The Dynamics of Photography and Disability: Mari Katayama: Bystander
This week we are looking at projects by disabled/chronically ill photographers. The definition of dynamics is “forces or properties which stimulate growth, development, or change within a system or process.” Each of these artists is approaching their work in ways that embrace this meaning, enacting change and raising important questions about societal systems through their ideas, craft, and processes they use.
Born 1987 in Saitama and raised in Gunma, Japan, Mari Katayama graduated with a Master’s degree from the Department of Intermedia Art at Tokyo University of the Arts in 2012. Suffering from congenital tibial hemimelia, Katayama had both her legs amputated at the age of nine. Since then, she has created numerous self-portraits, alongside embroidered objects and decorated prostheses, using her own body as a living sculpture. Her belief is that tracing her own self connects her with other people, and that just like a patchwork is made by stitching together edges with needle and thread, her everyday life can also be connected with wider society and the world.
In addition to her creative art, she has also worked as fashion model, singer and keynote speaker at international events. She also leads the “High Heels Project”, which has recently entered its second phase. The motto of the project is to use the body and art in any way possible to achieve “freedom of choice.”
Her major exhibitions include, “home again” (Maison Européenne de la Photographie, Paris, France, 2021), “58th Venice Biennale 2019” (Giardini and Arsenale, Venice, Italy), “broken heart” (White Rainbow, London, 2019), “Photographs of Innocence and of Experience – Contemporary Japanese Photography Vol.14” (Tokyo Photographic Art Museum, Tokyo, 2017), “on the way home” (The Museum of Modern Art, Gunma, 2017), “Roppongi Crossing – My Body, Your Voice” (Mori Art Museum, Tokyo, 2016), “Aichi Triennale 2013” (Nayabashi, Aichi), etc. Public collections include La Maison Rouge (Paris, France), Collection Antoine de Galbert (Paris, France), Mori Art Museum (Tokyo, Japan), Arts Maebashi (Gunma, Japan) and Tokyo Photographic Art Museum (Tokyo, Japan). She received the Encouraging Prize of Gunma Biennale for Young Artists in 2005, Grand Prix of Art Award Tokyo Marunouchi in 2012, Higashikawa Award for The New Photographer category in 2019 and Kimura Ihei Award in 2020. Her major publications include “GIFT” (United Vagabonds, 2019).
I always liked going out. As a child, I often begged my grandmother for a piggyback ride and she took me for a walk in the neighborhood. Concerned about my feet being exposed, she firmly held them in her hands. I felt deeply touched by her kindness, almost to the point of sadness, but I loved the feeling of holding on to my grandmother’s back, resting my feet in her palms.
In 2015, I traveled to Ashio several times while searching for a house in Gunma. The Watarase River runs through the region where my grandfather lives. The upstream and downstream areas of the river, surrounding mountains and fields, as well as the people living there, suffered from severe water and soil pollution due to the Ashio Copper Mine Mineral Pollution Incident—Japan’s first pollution case in the late 19th century. Due to mine development and toxic substances from the factory smelters, mountains near Ashio town became barren and river fish died, while field harvests dropped drastically. Death and stillbirths occurred from mineral poison and economic hardship from poor harvests amounted to more than 1,000 people. The smelter continued to operate until the 1980s and is now recorded in our textbooks as “history”. The mountain was about an hour drive from my house, and the river has always been in the scenery of my life.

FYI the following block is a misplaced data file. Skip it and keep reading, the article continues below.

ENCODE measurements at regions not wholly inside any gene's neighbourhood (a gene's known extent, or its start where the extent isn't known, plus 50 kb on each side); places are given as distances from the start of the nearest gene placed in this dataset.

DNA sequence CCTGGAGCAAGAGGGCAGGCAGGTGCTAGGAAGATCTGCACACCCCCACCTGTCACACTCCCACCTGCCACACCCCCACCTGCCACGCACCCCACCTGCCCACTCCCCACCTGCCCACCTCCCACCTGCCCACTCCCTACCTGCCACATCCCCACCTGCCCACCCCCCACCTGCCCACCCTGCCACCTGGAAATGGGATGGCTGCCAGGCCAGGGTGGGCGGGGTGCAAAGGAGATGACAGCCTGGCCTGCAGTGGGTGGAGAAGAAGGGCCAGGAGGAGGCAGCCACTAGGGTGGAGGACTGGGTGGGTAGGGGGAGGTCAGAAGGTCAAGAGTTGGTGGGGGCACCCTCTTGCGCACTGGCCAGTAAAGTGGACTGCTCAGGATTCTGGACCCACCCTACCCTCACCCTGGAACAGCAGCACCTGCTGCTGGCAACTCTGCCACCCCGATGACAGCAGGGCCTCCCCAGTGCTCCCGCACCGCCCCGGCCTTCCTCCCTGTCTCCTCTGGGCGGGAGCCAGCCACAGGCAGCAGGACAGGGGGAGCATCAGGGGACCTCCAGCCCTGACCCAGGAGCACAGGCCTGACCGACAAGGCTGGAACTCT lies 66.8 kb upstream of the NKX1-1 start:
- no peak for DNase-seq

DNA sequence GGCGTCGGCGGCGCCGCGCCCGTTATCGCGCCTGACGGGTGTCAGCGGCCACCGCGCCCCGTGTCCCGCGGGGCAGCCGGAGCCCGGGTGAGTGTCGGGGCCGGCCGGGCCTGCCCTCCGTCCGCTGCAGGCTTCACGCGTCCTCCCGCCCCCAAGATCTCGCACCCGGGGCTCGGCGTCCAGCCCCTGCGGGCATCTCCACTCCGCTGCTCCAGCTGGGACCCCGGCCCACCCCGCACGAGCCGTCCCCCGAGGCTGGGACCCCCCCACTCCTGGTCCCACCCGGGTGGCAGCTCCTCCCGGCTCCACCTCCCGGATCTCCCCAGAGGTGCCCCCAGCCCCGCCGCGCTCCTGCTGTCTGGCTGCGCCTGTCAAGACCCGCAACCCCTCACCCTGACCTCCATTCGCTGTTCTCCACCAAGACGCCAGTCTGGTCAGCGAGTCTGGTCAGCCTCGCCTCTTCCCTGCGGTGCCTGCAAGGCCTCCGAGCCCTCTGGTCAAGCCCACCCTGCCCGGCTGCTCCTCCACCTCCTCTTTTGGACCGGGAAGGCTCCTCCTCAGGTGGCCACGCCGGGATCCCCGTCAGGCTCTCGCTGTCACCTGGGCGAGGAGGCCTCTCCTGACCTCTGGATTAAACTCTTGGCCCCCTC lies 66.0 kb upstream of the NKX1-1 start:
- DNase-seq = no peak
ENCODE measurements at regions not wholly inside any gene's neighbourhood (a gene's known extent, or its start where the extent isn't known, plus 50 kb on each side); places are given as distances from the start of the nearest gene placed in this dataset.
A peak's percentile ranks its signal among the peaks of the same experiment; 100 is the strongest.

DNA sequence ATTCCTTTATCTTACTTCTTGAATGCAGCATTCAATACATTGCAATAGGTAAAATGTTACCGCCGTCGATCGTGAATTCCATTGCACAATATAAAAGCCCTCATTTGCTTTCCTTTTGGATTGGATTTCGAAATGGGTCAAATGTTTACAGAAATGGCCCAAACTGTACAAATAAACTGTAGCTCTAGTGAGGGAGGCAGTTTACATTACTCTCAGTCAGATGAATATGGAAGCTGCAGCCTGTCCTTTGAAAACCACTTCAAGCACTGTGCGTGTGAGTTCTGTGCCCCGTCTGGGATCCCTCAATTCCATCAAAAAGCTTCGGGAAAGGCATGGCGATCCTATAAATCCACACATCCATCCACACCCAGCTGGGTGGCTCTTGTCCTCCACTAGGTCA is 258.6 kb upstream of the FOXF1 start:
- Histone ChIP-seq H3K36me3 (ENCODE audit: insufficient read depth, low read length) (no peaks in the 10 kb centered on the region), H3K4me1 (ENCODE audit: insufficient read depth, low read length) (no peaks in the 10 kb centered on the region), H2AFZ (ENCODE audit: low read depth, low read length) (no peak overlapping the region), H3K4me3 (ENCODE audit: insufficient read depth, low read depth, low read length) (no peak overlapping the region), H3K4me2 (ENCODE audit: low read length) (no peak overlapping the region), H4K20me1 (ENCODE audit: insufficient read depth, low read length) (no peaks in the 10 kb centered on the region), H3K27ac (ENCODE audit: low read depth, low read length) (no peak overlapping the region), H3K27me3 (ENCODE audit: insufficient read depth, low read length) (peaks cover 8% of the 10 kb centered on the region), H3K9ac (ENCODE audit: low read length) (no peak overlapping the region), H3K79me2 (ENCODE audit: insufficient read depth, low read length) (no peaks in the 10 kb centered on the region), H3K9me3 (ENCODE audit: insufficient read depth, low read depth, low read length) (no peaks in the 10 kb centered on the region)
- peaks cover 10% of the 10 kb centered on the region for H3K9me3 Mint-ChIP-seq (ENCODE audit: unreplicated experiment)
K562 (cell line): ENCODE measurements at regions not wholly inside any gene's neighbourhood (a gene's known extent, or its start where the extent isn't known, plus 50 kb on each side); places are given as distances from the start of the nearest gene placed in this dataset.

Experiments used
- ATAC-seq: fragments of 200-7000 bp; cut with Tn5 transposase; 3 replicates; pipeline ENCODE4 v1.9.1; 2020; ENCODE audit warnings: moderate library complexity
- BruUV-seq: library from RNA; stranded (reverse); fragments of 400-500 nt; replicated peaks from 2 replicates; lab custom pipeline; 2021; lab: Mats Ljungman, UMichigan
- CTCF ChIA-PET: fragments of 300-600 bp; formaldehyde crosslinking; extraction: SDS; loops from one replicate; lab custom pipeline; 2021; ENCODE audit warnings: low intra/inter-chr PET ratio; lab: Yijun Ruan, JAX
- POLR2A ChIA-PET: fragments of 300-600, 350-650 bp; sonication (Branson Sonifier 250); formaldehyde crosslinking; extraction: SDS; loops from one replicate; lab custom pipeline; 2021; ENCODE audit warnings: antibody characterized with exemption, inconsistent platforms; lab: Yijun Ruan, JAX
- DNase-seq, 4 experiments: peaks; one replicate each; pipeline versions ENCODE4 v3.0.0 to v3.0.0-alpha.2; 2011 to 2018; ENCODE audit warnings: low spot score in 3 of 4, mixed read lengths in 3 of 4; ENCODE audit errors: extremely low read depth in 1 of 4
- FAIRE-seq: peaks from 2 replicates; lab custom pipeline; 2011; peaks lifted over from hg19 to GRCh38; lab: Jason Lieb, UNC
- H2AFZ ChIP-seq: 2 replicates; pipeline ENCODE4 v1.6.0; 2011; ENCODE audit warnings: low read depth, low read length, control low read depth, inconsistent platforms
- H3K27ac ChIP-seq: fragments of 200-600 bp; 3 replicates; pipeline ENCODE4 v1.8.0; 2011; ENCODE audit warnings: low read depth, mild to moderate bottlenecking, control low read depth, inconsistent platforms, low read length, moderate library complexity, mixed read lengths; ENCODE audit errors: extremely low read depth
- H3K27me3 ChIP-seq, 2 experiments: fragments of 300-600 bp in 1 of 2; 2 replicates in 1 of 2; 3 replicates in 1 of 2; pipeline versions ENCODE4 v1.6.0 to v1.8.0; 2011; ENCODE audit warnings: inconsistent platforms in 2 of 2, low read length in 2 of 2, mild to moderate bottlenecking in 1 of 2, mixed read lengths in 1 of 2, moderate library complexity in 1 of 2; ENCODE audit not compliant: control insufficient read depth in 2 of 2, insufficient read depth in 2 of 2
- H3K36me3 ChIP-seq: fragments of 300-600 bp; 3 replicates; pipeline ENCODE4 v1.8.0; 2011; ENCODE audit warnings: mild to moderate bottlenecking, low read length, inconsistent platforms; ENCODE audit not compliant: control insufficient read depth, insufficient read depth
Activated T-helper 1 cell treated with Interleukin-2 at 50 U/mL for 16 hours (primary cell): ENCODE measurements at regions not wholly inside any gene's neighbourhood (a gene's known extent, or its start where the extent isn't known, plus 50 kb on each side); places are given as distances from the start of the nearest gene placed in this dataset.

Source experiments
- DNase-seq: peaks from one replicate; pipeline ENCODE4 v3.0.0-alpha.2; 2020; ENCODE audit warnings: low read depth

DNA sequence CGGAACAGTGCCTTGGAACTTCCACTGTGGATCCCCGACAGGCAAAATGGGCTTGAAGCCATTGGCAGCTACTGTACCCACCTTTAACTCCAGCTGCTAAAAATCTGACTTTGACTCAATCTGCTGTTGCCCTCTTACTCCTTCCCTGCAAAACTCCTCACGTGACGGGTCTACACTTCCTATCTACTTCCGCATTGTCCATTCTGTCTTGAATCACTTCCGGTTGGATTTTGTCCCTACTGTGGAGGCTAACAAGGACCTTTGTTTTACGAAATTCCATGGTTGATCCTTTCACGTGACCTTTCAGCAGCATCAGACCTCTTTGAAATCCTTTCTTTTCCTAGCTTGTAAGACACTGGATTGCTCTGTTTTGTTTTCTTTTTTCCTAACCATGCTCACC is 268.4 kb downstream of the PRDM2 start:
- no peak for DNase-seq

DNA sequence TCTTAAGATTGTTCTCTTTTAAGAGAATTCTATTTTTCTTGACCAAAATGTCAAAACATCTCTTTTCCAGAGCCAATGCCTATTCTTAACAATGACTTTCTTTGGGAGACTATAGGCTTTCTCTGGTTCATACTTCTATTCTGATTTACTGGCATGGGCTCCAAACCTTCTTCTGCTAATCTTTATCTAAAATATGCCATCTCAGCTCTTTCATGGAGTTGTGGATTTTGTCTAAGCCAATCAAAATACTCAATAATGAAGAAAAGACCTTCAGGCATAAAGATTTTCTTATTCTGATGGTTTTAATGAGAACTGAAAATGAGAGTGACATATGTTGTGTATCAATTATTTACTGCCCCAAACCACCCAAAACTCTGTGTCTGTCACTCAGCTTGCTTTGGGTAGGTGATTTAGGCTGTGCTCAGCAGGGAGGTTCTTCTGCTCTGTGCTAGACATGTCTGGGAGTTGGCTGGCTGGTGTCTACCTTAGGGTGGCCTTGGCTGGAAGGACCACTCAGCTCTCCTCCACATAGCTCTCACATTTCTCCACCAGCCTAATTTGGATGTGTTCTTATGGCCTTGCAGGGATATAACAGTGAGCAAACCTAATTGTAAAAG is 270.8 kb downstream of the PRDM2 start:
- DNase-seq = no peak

Enormous factories, congregate apartment blocks, steel towers, electric substations, guardrails, banks, and the river—reflecting on how most of them are artificially made and maintained generated a lot of hope in my heart. I had no doubt that the same applies to my body, which had undergone surgery—just like my poor scribbles or sewing and many other little things that don’t have a name. Humans can create anything! And can do anything!
But instead, I found my notebooks and textbooks torn to shreds in school, and my seat was taken from the classroom. In town, a shower of sympathetic words poured over me, people saying, “poor you”. The television disseminated news of brutal realities and wars erupting all the time around the world. Humans can also destroy any building no matter how big—and even our minds that have no shape or form.
Ashio reminded me of this—history, abandoned factories that still remain there, houses for the local people, and the river that leads to my hometown. Are these all a thing of the past?
After renting a small apartment, I immersed myself in making art every day.
My hands are hard workers. They work also as my two feet that were amputated when I was nine years old. Hand-crafted work that I’ve been accustomed to since I was a child has taken me outside and into the world—that’s also what my hands have accomplished.